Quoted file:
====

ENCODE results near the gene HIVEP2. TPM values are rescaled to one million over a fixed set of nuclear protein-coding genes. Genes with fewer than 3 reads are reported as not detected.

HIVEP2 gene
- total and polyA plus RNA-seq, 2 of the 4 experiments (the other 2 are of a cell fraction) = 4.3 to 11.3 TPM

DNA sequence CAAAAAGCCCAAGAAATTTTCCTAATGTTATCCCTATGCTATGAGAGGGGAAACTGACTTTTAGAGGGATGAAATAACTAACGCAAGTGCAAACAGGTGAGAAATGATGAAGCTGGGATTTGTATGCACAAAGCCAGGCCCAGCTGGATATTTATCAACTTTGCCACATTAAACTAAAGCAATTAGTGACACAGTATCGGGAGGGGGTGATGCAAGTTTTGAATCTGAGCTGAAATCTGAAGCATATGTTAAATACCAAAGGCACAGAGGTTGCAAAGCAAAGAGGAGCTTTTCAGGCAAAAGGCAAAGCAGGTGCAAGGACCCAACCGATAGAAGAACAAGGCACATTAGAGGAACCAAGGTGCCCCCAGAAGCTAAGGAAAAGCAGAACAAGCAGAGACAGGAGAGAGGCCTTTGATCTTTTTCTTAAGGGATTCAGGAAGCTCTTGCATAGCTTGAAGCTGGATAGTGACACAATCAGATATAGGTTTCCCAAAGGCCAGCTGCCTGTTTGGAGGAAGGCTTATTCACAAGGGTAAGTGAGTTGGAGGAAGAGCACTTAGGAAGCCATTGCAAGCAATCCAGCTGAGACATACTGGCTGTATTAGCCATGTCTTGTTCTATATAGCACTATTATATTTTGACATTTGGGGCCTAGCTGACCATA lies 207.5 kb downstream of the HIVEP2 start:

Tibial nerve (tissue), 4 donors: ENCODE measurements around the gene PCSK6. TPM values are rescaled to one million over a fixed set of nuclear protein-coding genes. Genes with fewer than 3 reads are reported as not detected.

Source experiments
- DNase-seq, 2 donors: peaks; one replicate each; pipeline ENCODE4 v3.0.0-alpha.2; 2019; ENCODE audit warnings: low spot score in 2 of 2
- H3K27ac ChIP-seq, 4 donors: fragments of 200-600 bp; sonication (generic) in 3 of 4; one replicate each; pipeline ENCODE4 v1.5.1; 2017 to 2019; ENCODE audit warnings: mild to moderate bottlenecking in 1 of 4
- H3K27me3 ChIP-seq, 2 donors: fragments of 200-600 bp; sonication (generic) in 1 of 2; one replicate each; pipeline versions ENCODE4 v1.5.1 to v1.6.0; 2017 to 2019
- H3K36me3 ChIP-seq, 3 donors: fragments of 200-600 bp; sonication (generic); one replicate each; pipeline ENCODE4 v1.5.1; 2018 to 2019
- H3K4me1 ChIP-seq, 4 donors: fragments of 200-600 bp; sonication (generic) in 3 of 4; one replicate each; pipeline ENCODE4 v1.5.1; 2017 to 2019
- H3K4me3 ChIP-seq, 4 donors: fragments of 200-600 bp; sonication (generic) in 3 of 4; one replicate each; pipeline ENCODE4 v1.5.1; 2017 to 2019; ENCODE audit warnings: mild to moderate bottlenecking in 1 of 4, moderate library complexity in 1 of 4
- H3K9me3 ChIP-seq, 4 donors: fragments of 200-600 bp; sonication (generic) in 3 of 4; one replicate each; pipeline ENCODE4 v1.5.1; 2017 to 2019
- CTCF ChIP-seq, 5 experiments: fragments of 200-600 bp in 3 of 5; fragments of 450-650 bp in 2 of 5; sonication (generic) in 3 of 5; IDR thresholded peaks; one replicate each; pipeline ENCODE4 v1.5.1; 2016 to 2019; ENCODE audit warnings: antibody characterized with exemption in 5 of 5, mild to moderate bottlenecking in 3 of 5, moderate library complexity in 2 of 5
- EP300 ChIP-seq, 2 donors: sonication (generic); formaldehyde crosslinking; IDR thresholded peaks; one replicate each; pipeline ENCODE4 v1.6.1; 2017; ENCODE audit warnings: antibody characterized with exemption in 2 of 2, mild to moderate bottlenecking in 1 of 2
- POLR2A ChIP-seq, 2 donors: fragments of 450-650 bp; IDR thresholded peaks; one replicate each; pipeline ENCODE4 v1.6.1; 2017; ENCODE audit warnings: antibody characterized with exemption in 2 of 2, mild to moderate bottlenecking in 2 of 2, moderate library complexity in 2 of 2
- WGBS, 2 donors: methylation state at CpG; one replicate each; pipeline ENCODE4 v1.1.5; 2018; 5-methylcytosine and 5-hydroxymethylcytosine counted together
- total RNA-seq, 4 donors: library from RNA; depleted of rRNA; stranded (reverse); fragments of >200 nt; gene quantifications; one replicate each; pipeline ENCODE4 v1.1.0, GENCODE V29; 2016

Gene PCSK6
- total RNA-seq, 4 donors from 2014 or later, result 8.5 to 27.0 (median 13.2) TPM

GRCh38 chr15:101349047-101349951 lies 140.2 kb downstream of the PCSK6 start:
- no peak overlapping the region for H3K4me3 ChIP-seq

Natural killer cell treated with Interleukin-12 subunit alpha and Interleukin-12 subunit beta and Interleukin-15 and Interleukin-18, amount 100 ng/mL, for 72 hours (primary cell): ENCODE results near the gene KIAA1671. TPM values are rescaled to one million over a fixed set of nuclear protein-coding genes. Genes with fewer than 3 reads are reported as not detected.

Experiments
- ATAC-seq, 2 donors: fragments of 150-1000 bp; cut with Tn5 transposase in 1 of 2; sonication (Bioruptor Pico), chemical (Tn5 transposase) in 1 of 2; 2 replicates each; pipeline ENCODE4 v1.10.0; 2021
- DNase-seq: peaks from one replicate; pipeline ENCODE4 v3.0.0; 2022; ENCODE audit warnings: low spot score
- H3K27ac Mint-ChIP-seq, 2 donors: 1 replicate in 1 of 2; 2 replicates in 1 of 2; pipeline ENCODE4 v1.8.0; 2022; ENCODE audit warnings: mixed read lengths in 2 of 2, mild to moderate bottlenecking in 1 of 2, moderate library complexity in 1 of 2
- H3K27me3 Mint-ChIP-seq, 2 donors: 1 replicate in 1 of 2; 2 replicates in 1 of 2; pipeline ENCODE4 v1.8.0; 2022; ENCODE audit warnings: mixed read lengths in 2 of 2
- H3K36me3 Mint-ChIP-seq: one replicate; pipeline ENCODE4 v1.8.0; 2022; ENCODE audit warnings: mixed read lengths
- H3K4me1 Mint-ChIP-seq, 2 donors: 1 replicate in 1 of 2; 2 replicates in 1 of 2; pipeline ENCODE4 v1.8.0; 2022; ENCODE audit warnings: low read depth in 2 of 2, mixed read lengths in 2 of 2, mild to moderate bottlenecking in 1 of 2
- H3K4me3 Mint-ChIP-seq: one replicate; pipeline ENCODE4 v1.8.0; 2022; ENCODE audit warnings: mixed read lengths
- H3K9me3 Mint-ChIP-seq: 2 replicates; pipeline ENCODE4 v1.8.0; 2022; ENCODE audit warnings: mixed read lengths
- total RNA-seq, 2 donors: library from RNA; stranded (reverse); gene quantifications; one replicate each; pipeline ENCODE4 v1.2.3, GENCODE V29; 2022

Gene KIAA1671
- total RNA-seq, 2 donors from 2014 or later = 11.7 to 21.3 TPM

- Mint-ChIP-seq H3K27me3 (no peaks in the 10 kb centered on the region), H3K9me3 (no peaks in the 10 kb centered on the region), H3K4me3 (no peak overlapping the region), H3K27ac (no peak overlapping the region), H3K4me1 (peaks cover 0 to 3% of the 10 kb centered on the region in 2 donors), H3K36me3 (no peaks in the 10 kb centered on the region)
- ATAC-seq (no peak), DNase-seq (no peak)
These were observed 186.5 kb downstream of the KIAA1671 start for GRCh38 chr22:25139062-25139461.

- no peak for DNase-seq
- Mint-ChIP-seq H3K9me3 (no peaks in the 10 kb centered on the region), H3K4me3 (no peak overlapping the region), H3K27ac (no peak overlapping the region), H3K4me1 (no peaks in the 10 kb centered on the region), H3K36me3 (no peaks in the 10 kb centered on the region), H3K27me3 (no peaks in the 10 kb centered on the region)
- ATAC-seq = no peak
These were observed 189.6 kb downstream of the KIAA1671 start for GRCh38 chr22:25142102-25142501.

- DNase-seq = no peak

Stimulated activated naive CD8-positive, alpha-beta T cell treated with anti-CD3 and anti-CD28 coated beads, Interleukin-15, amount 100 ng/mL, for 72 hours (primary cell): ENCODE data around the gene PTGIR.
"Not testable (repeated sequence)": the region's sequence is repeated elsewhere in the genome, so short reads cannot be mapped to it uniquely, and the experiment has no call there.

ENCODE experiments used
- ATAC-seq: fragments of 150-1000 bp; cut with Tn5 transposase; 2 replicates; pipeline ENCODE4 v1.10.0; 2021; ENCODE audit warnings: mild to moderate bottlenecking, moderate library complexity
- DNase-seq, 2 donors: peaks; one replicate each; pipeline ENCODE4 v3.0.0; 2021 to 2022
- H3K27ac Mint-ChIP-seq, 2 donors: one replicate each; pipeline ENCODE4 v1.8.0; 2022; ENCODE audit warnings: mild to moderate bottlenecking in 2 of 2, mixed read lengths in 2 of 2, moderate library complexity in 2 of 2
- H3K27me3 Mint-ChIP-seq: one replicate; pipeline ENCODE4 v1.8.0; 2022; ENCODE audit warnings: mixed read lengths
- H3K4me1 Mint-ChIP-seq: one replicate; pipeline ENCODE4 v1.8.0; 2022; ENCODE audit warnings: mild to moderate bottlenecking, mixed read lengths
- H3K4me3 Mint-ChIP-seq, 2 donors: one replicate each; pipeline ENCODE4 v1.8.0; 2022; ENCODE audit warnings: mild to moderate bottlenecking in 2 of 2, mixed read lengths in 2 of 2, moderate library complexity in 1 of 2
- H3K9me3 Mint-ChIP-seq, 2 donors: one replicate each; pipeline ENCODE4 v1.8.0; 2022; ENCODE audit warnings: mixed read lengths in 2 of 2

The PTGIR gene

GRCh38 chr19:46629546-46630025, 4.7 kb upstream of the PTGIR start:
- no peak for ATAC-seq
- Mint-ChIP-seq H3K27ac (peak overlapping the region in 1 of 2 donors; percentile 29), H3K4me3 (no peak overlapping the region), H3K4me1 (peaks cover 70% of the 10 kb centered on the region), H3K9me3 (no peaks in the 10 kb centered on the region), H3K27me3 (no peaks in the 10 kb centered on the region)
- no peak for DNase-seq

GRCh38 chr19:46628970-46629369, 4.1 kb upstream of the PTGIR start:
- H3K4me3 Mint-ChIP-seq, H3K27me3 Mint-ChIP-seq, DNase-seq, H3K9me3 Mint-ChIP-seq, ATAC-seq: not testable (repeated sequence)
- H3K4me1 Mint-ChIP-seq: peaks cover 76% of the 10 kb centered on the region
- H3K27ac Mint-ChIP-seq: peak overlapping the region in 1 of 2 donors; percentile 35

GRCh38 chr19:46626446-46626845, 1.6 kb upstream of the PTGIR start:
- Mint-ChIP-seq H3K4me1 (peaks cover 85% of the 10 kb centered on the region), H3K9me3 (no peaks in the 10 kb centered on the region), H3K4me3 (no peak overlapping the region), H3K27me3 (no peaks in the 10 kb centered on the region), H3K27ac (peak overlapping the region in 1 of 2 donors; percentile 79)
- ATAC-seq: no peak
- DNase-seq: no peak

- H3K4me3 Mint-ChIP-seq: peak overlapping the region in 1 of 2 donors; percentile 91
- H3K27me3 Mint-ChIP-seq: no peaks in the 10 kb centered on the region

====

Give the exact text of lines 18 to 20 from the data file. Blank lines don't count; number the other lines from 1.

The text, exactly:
- total RNA-seq, 4 donors: library from RNA; depleted of rRNA; stranded (reverse); fragments of >200 nt; gene quantifications; one replicate each; pipeline ENCODE4 v1.1.0, GENCODE V29; 2016

Gene PCSK6
- total RNA-seq, 4 donors from 2014 or later, result 8.5 to 27.0 (median 13.2) TPM